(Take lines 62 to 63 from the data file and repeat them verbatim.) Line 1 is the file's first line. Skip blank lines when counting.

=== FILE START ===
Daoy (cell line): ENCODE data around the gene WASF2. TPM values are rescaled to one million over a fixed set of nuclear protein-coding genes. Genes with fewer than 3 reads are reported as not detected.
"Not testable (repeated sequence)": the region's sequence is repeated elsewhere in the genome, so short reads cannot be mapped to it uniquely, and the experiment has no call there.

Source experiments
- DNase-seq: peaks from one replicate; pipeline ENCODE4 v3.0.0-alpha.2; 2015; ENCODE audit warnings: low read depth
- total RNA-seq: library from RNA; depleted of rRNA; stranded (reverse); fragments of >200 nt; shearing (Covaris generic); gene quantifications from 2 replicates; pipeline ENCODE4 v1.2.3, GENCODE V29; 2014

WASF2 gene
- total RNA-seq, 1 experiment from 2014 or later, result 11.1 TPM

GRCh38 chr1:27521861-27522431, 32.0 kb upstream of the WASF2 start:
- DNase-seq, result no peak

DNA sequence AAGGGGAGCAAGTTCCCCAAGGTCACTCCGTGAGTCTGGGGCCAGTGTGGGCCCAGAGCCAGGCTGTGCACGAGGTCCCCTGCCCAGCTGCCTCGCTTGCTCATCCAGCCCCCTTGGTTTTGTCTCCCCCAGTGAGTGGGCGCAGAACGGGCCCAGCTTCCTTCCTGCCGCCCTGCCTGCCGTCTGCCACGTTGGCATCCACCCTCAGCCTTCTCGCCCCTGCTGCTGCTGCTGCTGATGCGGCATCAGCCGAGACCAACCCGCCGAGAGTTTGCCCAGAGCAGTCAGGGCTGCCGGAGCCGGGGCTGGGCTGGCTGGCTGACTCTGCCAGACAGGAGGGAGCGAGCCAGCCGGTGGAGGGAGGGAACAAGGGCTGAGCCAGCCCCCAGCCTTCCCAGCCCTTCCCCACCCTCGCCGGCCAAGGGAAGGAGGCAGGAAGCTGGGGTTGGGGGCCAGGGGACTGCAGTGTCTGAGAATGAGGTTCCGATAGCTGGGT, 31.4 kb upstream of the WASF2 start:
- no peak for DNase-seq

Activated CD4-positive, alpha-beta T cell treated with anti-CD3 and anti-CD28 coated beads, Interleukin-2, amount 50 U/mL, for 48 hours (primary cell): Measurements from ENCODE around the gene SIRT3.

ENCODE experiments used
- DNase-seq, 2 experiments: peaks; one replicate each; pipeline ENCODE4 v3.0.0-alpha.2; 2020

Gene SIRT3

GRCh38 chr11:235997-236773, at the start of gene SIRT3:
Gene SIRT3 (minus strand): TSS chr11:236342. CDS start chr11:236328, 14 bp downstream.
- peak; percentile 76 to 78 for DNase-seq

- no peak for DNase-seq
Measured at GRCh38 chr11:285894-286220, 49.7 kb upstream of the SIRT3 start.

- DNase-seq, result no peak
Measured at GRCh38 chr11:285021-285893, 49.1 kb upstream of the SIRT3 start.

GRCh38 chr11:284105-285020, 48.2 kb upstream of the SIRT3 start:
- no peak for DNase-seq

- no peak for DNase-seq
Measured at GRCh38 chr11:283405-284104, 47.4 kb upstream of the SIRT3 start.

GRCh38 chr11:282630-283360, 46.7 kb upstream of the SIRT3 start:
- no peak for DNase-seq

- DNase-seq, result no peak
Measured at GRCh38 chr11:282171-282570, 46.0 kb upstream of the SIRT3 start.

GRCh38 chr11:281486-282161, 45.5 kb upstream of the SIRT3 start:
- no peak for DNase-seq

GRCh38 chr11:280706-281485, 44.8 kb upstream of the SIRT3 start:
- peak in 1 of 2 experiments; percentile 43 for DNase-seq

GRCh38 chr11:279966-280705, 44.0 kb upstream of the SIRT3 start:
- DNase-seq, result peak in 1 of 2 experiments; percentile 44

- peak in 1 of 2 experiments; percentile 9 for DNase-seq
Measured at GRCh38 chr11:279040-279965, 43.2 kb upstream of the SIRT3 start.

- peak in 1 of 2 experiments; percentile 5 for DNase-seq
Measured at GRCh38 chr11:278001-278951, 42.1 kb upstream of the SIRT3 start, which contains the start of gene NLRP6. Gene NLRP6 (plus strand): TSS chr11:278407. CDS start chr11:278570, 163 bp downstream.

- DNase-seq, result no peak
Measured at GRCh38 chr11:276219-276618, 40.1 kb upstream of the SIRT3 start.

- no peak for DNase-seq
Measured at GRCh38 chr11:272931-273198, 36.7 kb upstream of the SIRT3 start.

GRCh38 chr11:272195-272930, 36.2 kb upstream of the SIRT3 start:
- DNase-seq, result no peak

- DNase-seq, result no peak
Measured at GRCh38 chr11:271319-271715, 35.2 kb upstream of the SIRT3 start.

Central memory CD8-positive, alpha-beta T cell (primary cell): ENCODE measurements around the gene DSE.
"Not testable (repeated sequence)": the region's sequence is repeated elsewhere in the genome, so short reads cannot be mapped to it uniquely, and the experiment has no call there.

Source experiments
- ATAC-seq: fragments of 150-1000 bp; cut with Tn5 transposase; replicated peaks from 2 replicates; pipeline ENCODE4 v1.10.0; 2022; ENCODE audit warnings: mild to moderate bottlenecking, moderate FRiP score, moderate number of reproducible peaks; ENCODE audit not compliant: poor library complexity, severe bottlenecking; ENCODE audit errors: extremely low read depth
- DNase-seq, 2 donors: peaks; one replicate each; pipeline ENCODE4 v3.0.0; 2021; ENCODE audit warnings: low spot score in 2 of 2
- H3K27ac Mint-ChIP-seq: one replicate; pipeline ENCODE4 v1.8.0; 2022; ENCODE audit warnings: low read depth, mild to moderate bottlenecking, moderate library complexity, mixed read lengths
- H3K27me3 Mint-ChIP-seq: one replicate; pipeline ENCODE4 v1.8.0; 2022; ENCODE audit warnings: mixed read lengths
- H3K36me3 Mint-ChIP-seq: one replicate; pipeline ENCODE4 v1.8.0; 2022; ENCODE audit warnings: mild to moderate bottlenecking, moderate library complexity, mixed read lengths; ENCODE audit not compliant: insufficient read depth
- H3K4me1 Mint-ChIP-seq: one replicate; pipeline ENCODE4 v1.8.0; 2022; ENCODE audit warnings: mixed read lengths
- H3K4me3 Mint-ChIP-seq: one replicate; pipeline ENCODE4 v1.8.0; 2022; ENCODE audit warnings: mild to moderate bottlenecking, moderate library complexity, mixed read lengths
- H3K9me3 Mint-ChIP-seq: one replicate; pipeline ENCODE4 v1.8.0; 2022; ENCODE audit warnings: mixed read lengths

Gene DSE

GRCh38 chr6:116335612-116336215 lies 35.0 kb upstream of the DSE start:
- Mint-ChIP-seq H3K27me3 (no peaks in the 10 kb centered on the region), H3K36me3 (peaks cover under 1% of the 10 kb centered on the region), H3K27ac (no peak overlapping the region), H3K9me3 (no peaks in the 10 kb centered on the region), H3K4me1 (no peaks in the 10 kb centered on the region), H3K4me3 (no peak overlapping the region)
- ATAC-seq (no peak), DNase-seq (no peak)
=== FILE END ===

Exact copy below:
- Mint-ChIP-seq H3K27me3 (no peaks in the 10 kb centered on the region), H3K36me3 (peaks cover under 1% of the 10 kb centered on the region), H3K27ac (no peak overlapping the region), H3K9me3 (no peaks in the 10 kb centered on the region), H3K4me1 (no peaks in the 10 kb centered on the region), H3K4me3 (no peak overlapping the region)
- ATAC-seq (no peak), DNase-seq (no peak)